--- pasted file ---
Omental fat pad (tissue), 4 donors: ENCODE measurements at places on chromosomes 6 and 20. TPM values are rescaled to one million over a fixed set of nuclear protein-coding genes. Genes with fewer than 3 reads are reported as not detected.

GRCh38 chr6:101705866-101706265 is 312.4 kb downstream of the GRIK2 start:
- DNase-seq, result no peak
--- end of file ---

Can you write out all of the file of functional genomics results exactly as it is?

Omental fat pad (tissue), 4 donors: ENCODE measurements at places on chromosomes 6 and 20. TPM values are rescaled to one million over a fixed set of nuclear protein-coding genes. Genes with fewer than 3 reads are reported as not detected.

GRCh38 chr6:101705866-101706265 is 312.4 kb downstream of the GRIK2 start:
- DNase-seq, result no peak